Is Cryptocurrency Mining on Azure N-Series Profitable? And How To Do It Anyway

The cryptocurrency craze is real, with BitCoin and other currencies surging in recent months. While the long-term viability of these are questioned by some, cryptocurrency mining has been going on for years and is the catalyst for how coins are distributed. Personally, I’ve mined cryptocurrency at home with my own ASIC and GPU equipment, but I’ve always wanted to test the viability of mining in the cloud. There are already several sites that sell out hashing power to buyers looking to mine cryptocurrency, and there are plenty of sellers willing to lease out their compute power to do so.

BitCoin and several other cryptocurrencies can be mined through varying methods, but ASIC mining is most efficient when available for a particular coin. GPU mining can be especially profitable on cryptocurrencies that are ASIC-resistant (where ASIC mining is not allowed in an effort to avoid a hardware arms race). CPU mining is barely a blip on the radar, as it is the least efficient method for cryptocurrency mining.

So how does this tie into Azure? About a year ago, Microsoft announced N-series virtual machines that actually have a healthy amount of GPU power. These instances are particularly useful for certain applications like 3D rendering, artificial intelligence, medical research, and CUDA-intensive computing.  GPU’s are much more powerful than what CPU’s can do in these scenarios because of the type of algorithms they can run. These same algorithms can be used for hashing power to mine cryptocurrency quite well. Running this in Azure isn’t particularly difficult and is exactly the same method as running it in-house, but I do want to test the best case scenario to evaluate the profitability of running mining operations in Azure.

First, we need to look at what GPU’s are available in Azure. At the time of this posting, there are two GPU’s available to use with N-series instances in Azure – NVIDIA Tesla K80 and Tesla M60. Since the M60 (NV SKU) is the more recent generation, we will be testing with those. The NV instances include the following SKU’s:

Spinning up these instances in Azure is simple enough, but what cryptocurrency variation will be most profitable? I like to use a site called, which actually compares the mining profitability of cryptocurrencies by factoring in several variables like market value, mining difficulty, power consumption, and your specific hardware. This is incredibly useful info when looking for what to mine. For this test, we will evaluate two of the most profitable cryptocurrencies available (at the time of this post) that use two different mining algorithms – MonaCoin, which uses the Lyra2RE2 algorithm, and Zencash, which uses the Equihash algorithm.  Both of these algorithms are designed for NVIDIA hardware, which suit our Azure instances well. To mine MonaCoin, we will use a miner called CCMiner; for Zencash, we will use a different miner called Zec Miner. Though these cryptocurrencies may provide little value to you, they can always be traded for your coin of your choice on several online exchanges. And yes, USD is included if fiat money is more your style.

In Azure, we will deploy a Windows Server VM in the West US 2 region. You can find regions that support N-Series instances through Microsoft’s regional availability site. If you have trouble finding the NV SKU, try switching your storage type from SSD to HDD. Be sure to monitor your usage closely since this SKU gets rather expensive.

I have deployed a simple NV6 Windows Server 2016 instance for this test. This size has one M60 GPU attached, so it should be straightforward to gauge performance. SKU’s with multiple GPU’s are available but scale up pretty evenly in mining performance.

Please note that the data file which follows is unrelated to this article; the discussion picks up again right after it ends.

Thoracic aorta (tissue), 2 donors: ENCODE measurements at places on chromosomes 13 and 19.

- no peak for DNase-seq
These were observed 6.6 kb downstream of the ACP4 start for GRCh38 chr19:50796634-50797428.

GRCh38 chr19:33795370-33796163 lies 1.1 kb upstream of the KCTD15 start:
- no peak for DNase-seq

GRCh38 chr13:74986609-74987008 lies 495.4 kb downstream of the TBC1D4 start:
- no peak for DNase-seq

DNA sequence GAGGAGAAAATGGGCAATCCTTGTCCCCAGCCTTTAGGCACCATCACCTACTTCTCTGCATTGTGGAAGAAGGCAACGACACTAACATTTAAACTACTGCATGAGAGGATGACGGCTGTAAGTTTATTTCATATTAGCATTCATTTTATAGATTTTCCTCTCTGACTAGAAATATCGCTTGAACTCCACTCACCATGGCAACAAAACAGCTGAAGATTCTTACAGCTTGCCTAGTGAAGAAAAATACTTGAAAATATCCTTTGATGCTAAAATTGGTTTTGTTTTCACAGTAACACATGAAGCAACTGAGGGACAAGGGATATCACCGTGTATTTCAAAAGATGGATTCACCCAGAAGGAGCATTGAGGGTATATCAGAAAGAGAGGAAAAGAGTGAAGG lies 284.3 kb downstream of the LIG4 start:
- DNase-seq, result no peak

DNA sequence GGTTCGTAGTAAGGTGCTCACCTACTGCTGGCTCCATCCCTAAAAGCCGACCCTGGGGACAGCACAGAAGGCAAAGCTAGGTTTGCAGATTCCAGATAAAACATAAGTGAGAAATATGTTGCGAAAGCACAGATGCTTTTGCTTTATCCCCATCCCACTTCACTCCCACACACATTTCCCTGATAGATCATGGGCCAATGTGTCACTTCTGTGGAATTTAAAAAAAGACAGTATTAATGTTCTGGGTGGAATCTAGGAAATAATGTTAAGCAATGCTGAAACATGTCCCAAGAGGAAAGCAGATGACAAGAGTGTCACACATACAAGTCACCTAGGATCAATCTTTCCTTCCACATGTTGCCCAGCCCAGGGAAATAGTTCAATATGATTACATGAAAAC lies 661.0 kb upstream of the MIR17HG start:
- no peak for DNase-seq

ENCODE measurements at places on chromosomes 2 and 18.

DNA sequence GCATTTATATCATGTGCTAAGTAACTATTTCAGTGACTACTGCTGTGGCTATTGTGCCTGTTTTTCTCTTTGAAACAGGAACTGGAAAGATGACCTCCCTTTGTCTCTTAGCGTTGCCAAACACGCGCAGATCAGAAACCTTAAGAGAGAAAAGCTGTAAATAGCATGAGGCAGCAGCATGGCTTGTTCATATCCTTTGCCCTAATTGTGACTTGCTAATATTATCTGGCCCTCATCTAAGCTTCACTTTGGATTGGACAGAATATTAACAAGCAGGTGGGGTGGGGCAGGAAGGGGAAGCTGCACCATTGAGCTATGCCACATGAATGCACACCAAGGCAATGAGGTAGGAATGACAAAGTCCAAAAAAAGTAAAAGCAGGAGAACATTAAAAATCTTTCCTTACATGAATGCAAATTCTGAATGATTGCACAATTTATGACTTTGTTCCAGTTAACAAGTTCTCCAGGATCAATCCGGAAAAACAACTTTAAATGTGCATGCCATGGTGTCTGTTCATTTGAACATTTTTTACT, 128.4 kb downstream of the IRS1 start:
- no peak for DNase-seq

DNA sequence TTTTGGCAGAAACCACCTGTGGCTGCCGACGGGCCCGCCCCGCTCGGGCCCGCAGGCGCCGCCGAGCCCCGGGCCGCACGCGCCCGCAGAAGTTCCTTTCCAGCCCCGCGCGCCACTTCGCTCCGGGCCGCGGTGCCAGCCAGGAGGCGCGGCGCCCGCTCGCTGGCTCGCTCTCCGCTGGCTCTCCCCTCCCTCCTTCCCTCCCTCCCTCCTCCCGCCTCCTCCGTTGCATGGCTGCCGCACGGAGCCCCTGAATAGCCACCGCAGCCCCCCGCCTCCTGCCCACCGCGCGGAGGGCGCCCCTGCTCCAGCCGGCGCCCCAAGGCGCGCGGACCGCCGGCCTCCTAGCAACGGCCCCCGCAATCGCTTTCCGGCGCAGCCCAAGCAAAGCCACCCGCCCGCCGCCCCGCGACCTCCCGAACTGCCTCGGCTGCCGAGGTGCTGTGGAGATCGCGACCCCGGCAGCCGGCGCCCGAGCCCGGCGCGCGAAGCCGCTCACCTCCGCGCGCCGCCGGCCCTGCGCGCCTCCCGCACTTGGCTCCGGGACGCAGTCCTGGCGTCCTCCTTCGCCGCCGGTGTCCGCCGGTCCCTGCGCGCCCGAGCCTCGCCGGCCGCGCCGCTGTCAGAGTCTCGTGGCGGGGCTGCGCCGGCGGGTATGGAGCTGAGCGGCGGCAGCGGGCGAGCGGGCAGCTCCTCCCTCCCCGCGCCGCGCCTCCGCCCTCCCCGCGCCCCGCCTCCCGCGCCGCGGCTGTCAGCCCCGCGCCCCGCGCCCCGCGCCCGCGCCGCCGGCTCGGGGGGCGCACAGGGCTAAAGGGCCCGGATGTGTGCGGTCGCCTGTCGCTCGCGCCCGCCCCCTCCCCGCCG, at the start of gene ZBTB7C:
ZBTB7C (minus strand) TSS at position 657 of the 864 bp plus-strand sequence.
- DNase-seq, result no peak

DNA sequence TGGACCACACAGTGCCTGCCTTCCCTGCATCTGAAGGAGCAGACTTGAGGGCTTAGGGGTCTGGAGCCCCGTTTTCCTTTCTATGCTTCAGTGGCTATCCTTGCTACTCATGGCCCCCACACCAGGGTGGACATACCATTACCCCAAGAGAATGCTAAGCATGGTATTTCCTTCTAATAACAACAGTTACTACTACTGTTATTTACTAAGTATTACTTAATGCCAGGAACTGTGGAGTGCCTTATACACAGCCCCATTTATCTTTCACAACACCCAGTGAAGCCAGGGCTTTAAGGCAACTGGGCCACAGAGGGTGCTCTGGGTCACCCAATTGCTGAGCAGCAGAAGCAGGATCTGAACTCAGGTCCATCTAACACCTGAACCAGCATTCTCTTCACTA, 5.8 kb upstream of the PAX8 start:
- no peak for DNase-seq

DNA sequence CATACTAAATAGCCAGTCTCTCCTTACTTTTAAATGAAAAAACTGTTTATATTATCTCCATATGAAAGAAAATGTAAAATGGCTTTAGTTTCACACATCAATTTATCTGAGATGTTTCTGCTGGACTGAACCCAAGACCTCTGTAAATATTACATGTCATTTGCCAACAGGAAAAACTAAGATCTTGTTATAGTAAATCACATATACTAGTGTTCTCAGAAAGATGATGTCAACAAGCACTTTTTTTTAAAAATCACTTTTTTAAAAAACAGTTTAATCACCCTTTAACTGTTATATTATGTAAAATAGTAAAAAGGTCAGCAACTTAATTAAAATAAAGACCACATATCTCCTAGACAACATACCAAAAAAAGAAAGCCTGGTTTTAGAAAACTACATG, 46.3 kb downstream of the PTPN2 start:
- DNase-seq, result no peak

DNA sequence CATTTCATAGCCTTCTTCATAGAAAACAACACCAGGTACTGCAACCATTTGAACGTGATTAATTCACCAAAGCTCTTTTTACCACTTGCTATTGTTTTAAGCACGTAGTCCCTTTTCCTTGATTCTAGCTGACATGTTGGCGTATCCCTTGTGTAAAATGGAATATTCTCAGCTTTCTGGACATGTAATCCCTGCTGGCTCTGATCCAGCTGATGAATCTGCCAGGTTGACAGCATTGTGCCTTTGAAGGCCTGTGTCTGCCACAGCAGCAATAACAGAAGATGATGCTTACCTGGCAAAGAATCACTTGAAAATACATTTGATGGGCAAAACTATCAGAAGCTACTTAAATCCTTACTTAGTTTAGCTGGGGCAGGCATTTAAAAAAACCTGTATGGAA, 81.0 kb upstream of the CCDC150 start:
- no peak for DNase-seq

Once the VM is deployed, download and install the latest NVIDIA drivers for the Tesla M60 – they do not come installed by default.

From here, you simply run your cryptocurrency miner using the same string you would use normally. This string will vary depending on your mining pool, algorithm, and username, but they generally look something like this:

  • CCMiner: ccminer -a lyra2v2 -o stratum+tcp:// -u username -p password
  • Zec Miner: miner.exe –server miningpool.coim –user username –pass password –port 3618

And now… the results.

For the MonaCoin/Lyra2RE2/CCMiner test, the NV6 SKU was able to mine at a respectable 21Mh/S.

At current market rates, this would result in a payout of around 4.8 MonaCoins/month, or about $66/month – far below the $1004/month for the Azure VM.

Comparatively, a single NVIDIA GTX 1080 TI GPU would mine MonaCoin at around 63MH/s.

At current market rates, the 1080 TI GPU would result in a payout of around 14 MonaCoins/month, or about $202/month.

For the ZenCash/Equihash/Zec Miner test, the NV6 SKU was able to mine at 285 Sol/s.

At current market rates, this would result in a payout of around 2.2 Zen/month, or about $71/month – again, far below the $1004/month for the Azure VM.

Comparatively, a single NVIDIA GTX 1080 TI GPU would mine ZenCash at around 730 Sol/s.

At current market rates, the 1080 TI GPU would result in a payout of around 5.6 Zen/month, or about $182.44/month.

Here’s all the results neatly compiled into a table.

As expected, the hash rate of the NVIDIA Tesla M60 running in Azure is far too low to pay for the NV6 instance size – you would lose around 80-90% of your investment to the Azure subscription cost. This could be due partly to mining algorithms being optimized more towards consumer GPU’s, as the M60 and K80 are designed for workstation loads. Unless you have some free compute to burn through in Azure, I wouldn’t recommend using these SKU’s for *profitable* cryptocurrency mining. A better investment would be to buy hashing power directly from those willing to sell it, acquire your own mining hardware, or just buy the cryptocurrency instead in hopes of future gains.

But hey, it was fun to set up!